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Jews Against Zionism
Should It Be Legal Under International Law to Criticize The State of Israel?(From the Anti-Empire report, by William Blum:)http://members.aol.com/bblum6/aer35.htm
Should it be legal under international law to criticize the state of Israel?
"On Faith", an Internet feature of the Washington Post and Newsweek magazine, poses questions each week to a panel of more than 50 persons from the world of religion. A recent question was "Can you be critical of Israel and not be anti-Semitic?"
Jonathan Sarna, professor of American Jewish history at Brandeis University replied: "Much depends on the motives of the critic. The unworthy critics today are easy to find. ... their shrill voices are neither moderated by love nor tinged with sadness. Their desire is to see the Jewish state destroyed. The worthy critics, by contrast, are more scarce. ... their words mingle praise along with reproof. They speak directly, sadly, and always in pain."
So there you have it. A question so ridiculous on its face that it should not even be raised by two media giants or anyone else with any intellectual pretensions, but is being raised because of the unrelenting pressure of the Israeli lobby in the United States and throughout the world. It then receives an appropriately ridiculous answer.
Can anyone express reservations about a papal decree and not be anti-Catholic? Can anyone be critical of the pilgrimages to Mecca, which often end in tragedy, and not be anti-Islam? Can anyone be critical of the African negligence on the AIDS crisis and not be racist?
For anyone in the world to criticize the US war in Iraq do they have to love the United States? To be taken seriously -- to be judged a "worthy critic" -- must they in the same breath offer some kind of praise for the US? Are we to judge that those who don't do so desire to see the American state destroyed? Can those in Palestine and Lebanon, upon whose heads and homes Israeli bombs fall, be worthy critics of Israeli policies? Are they not speaking "directly, sadly, and always in pain"?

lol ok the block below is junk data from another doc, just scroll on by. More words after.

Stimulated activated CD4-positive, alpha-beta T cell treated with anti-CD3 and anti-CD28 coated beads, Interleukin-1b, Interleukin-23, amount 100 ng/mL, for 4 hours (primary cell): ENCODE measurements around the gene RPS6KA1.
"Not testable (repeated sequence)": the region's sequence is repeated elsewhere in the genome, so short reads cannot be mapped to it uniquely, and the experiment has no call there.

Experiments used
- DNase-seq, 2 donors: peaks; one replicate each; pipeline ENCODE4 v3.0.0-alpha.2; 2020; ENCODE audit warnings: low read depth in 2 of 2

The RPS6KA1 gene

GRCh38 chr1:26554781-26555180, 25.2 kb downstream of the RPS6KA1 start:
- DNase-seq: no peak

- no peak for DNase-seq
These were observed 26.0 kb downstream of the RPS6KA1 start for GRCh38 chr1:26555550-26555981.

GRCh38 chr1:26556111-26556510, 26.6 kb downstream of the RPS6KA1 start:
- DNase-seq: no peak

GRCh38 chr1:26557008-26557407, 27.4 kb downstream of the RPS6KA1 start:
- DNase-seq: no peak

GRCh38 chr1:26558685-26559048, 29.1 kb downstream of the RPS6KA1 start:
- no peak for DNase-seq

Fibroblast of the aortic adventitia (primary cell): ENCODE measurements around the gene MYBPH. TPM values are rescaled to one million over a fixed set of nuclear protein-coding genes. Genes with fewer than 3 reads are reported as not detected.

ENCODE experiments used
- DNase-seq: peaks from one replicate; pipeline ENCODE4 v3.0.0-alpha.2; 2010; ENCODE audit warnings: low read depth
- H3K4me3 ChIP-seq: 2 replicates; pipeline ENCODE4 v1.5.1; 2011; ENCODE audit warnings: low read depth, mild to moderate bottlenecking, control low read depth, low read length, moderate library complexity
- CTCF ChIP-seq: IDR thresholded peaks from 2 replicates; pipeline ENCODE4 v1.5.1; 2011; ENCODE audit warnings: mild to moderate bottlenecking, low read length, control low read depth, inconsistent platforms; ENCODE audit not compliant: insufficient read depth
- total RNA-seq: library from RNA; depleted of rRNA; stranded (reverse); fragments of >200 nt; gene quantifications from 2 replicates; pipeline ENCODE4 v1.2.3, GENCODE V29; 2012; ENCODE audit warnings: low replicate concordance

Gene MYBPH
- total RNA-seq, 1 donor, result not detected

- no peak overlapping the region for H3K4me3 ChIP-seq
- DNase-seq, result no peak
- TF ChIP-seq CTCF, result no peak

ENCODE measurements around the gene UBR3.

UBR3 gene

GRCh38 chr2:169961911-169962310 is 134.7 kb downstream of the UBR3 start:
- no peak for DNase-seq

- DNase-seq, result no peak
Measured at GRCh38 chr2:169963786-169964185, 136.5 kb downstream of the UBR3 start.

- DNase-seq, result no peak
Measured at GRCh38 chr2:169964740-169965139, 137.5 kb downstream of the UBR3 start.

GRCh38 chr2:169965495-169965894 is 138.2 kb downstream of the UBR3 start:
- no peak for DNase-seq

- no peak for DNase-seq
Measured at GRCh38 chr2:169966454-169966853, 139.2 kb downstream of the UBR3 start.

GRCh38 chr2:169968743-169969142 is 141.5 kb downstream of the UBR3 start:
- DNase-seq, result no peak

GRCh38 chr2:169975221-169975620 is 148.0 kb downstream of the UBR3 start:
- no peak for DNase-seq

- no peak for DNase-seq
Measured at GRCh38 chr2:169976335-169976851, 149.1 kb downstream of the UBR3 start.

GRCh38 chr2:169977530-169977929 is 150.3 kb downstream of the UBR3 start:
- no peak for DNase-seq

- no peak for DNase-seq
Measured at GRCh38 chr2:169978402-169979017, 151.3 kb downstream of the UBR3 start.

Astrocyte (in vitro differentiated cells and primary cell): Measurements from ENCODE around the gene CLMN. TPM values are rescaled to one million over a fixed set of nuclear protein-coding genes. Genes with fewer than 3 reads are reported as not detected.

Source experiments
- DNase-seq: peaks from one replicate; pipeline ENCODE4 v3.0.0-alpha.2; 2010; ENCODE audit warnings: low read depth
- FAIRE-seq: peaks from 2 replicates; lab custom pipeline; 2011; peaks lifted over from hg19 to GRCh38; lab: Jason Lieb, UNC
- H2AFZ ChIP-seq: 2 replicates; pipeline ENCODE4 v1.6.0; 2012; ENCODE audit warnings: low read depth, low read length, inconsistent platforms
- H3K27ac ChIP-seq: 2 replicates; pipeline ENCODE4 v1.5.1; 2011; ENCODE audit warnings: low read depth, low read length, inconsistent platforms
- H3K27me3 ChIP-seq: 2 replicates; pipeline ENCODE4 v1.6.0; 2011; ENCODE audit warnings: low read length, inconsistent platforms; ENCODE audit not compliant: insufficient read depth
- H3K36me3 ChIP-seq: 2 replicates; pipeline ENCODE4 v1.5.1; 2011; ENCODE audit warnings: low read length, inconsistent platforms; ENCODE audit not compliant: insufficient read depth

And that is, I think it needs to be firmly established and accepted as well, as part of a simple and lesser right to simply "criticize" the State of Israel, were I a Palestinian suffering the loss of my country to the Zionists certainly, for example, though anyone else no less who has an understanding of the founding history of the State of Israel, that there is a right as well to question the very founding legitimacy of the Israeli State itself. This, to me, seems elementary, especially if the world, including such Jews themselves, as well as Palestinians, who question this founding legitimacy, are ever going to have the opportunity to have their critique and proposals heard and treated seriously, as well as their proposals for a viable and lasting solution to the problem of Palestine/Israel, such as increasingly threatens the peace and stability of the entire world.
It has gone on overly long already that the United States and Israel have been exclusively allowed to frame the issue, the discussion, what is and is not legitimate, and such solutions as may or may not be considered by the world community and its citizens. Meanwhile, the war danger, even a world war risk grows as a consequence.
It is time to move on from this repressive environment, such as we have seen even here, around the issue of my banishment from Tyee.